Towards a Post-H.264 World

In my post yesterday about Cisco making the code for its H264 codec available, I noted that the really important news was that Mozilla was working on Daala, a fully open next generation codec. One of the key people on the team doing that is...

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In my post yesterday about Cisco making the code for its H264 codec available, I noted that the really important news was that Mozilla was working on Daala, a fully open next generation codec. One of the key people on the team doing that is Monty Montgomery, and he's written a really interesting blog post about the announcement and its background, which I recommend thoroughly (the discussion in the comments is also very illuminating):

Let's state the obvious with respect to VP8 vs H.264: We lost, and we're admitting defeat. Cisco is providing a path for orderly retreat that leaves supporters of an open web in a strong enough position to face the next battle, so we're taking it.

By endorsing Cisco's plan, there's no getting around the fact that we've caved on our principles. That said, principles can't replace being in a practical position to make a difference in the future. With Cisco making H.264 available at no cost, holding out against H.264 in WebRTC makes even less sense than holding out after Google shipped H.264 in the video tag. At least under these terms, H.264 will be available at no cost to Mozilla and to any other piece of software that uses the downloadable plugin.

In other words, Mozilla is being pragmatic. Personally, I think that's dangerous for various reasons, some of which I discussed last time, but here I want to concentrate on the open future, rather than the not-so-open present. Montgomery makes the interesting point:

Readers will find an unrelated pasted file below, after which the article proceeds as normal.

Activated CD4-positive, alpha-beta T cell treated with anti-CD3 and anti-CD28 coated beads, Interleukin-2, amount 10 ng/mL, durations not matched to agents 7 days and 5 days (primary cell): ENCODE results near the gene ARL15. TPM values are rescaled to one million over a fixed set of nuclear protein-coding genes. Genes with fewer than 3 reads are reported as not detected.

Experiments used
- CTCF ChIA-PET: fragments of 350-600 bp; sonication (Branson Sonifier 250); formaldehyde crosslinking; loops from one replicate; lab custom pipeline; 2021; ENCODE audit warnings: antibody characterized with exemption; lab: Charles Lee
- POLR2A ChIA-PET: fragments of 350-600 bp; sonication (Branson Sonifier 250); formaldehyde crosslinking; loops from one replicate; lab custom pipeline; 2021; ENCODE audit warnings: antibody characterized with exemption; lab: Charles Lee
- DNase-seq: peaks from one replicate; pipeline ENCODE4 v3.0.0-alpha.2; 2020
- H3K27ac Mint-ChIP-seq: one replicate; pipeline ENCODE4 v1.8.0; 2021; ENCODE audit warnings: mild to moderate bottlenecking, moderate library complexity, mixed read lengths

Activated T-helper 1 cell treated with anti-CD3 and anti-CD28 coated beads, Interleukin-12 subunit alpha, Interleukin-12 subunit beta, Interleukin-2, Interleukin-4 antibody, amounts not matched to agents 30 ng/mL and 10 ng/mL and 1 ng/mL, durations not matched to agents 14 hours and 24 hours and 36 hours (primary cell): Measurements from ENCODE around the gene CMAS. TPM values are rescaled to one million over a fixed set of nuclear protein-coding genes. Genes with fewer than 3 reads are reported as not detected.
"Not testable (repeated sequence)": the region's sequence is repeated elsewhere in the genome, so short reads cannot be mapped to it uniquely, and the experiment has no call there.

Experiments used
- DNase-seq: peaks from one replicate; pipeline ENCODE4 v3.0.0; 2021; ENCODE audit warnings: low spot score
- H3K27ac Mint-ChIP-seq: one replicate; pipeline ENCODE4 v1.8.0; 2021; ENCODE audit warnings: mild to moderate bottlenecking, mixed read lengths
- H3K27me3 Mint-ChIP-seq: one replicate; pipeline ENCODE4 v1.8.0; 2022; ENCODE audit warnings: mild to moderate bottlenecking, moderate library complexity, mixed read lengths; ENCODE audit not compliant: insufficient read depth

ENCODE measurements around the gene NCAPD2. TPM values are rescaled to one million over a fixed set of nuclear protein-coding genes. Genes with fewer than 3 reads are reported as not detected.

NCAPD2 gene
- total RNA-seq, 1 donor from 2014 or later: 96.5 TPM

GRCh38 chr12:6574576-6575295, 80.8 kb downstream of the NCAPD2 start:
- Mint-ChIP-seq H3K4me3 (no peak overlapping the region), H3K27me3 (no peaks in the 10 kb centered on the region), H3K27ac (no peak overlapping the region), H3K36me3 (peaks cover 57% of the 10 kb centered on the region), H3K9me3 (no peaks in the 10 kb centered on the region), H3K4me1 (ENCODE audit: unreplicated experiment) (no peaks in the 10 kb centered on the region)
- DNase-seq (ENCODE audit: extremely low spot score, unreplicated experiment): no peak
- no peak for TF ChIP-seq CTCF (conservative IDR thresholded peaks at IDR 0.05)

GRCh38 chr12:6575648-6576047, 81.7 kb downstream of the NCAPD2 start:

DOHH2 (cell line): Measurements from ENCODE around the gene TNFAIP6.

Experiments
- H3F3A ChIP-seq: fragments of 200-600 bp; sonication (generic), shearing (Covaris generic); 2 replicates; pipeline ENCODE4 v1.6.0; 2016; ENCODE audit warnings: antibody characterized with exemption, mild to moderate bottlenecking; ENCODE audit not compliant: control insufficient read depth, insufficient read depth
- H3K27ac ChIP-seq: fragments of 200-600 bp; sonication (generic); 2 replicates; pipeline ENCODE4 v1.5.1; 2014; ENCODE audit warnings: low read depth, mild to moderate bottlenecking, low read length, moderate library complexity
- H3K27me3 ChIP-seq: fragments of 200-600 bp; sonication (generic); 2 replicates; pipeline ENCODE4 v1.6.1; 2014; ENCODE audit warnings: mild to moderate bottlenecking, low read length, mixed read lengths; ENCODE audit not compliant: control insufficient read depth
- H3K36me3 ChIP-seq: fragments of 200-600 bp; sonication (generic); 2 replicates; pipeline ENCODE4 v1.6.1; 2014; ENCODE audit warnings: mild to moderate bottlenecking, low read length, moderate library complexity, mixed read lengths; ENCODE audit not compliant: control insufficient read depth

today's arrangement is at best a stopgap, and it doesn't change much on the ground. How many people don't already have H.264 codecs on their machines, legit or otherwise? Enthusiasts and professionals alike have long paid little attention to licensing. Even most businesses today don't know and don't care if the codecs they use are properly licensed. The entire codec market has been operating under a kind of 'Don't Ask, Don't Tell' policy for the past 15 years and I doubt the MPEG LA minds. It's helped H.264 become ubiquitous, and the LA can still enforce the brass tacks of the license when it's to their competitive advantage (or rather, anti-competitive advantage; they're a legally protected monopoly after all).

He then concludes by reflecting on what's coming from Mozilla:

Fully free and open codecs are in a better position today than before Google opened VP8 in 2010. Last year we completed standardization of Opus, our popular state-of-the-art audio codec (which also happens to be the best audio codec in the world at the moment). Now, Xiph.Org and Mozilla are building Daala, a next-generation solution for video.

Like Opus, Daala is a novel approach to codec design. It aims not to be competitive, but to win outright. Also like Opus, it will carry no royalties and no usage restrictions; anyone will be permitted to use the Daala codec for anything without securing a license, just like the Web itself and every other core technology on the Internet.

That's a real solution that can make everyone happy.

I couldn't agree more, which is why I would urge all free software projects, and all companies that depend on it – hello, Google – to help it in any way they can, either directly or indirectly. The sooner we have that fully free and open codec – especially one that aims to "win outright" - the better it will be for all of us. It will mean that "pragmatic" decisions like the one to accept automatic downloads of binary blobs won't be an issue at all.

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